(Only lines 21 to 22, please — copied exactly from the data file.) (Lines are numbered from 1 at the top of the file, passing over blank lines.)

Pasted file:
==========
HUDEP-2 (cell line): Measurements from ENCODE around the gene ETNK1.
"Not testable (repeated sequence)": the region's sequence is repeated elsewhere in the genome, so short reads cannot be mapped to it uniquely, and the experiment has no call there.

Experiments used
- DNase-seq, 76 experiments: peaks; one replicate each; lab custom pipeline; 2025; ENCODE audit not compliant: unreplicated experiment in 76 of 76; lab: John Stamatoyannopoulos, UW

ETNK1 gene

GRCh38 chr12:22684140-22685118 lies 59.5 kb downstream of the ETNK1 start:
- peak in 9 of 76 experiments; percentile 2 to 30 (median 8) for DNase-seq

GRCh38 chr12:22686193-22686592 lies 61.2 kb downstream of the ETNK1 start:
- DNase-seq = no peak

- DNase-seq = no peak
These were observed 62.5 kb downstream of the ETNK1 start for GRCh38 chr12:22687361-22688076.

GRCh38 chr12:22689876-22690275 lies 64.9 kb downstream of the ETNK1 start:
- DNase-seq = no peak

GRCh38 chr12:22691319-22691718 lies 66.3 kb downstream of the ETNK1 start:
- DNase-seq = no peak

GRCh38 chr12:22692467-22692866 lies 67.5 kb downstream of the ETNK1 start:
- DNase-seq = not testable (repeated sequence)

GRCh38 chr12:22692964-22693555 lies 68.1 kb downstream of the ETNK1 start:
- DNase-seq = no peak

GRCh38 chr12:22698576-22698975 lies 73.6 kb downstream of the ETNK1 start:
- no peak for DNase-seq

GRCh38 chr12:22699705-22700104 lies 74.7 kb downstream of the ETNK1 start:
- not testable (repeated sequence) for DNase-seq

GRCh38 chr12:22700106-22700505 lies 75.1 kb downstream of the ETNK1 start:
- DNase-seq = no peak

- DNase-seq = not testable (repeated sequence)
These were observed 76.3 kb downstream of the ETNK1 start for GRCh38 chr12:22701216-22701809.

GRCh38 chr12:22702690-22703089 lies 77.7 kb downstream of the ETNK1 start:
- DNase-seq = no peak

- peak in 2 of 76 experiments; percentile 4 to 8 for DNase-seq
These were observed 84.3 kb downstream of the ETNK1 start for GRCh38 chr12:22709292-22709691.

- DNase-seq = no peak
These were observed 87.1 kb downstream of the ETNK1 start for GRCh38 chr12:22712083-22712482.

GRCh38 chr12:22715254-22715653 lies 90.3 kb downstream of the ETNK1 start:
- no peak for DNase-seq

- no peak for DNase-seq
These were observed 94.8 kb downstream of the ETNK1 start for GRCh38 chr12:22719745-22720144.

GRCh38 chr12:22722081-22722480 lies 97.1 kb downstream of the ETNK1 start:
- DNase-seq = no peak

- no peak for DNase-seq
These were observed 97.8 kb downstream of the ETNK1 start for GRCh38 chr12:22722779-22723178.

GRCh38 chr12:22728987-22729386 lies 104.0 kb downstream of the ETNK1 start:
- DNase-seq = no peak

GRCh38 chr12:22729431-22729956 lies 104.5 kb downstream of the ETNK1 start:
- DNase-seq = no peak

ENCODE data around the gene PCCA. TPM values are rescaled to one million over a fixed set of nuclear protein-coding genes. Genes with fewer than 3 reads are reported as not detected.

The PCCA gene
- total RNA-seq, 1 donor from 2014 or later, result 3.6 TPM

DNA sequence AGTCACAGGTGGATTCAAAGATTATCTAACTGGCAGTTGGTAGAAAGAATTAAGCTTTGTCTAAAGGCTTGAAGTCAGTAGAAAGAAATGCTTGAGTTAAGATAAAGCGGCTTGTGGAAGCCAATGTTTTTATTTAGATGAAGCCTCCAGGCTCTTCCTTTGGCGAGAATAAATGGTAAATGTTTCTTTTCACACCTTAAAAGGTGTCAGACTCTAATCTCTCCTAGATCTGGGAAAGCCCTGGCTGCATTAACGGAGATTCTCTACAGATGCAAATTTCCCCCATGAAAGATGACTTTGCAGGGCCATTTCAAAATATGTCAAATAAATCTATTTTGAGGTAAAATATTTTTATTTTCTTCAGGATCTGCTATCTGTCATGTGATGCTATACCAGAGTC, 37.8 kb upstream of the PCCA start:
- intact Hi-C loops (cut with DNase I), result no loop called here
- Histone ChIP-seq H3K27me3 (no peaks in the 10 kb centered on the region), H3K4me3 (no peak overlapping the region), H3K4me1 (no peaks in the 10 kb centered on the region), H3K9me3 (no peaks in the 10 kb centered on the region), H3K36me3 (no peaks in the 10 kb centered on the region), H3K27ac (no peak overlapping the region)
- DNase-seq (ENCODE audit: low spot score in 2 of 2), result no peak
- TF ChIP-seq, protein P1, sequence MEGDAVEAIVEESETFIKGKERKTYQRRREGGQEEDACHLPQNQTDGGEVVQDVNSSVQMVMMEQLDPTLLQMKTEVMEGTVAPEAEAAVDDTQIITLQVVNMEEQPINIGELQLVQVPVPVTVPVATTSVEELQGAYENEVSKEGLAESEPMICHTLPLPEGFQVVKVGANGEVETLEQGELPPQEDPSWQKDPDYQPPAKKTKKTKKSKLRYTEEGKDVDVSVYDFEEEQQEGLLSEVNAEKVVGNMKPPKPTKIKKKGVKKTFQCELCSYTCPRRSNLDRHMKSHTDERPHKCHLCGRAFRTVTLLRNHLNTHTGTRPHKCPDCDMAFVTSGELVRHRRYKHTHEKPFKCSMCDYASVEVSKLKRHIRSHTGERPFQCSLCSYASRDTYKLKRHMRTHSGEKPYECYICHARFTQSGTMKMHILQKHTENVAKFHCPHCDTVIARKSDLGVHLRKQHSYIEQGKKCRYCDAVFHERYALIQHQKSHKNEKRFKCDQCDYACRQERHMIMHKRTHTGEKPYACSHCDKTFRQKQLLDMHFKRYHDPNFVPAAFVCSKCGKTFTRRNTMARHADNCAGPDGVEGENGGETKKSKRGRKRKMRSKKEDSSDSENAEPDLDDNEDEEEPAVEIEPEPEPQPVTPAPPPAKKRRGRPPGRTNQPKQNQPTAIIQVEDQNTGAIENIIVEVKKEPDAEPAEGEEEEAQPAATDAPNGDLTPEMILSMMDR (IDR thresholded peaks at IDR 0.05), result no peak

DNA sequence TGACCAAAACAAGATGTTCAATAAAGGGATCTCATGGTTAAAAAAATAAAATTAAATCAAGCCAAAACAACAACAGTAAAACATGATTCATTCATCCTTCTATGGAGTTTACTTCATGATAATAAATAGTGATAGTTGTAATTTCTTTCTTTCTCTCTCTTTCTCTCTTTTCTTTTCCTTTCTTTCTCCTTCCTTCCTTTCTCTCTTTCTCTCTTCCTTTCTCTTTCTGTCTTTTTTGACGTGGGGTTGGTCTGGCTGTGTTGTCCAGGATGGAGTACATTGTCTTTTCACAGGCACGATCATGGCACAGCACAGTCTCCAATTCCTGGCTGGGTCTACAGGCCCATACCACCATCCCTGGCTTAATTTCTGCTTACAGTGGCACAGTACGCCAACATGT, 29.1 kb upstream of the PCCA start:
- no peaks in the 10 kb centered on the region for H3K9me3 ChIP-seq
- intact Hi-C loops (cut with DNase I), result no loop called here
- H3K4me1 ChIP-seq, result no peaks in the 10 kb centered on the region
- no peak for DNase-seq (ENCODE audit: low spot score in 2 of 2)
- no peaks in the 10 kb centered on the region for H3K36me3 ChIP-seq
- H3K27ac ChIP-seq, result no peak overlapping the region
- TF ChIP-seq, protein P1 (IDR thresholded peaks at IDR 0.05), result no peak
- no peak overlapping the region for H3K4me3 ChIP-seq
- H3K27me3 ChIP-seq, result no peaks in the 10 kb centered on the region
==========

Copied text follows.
- no peak for DNase-seq

GRCh38 chr12:22699705-22700104 lies 74.7 kb downstream of the ETNK1 start: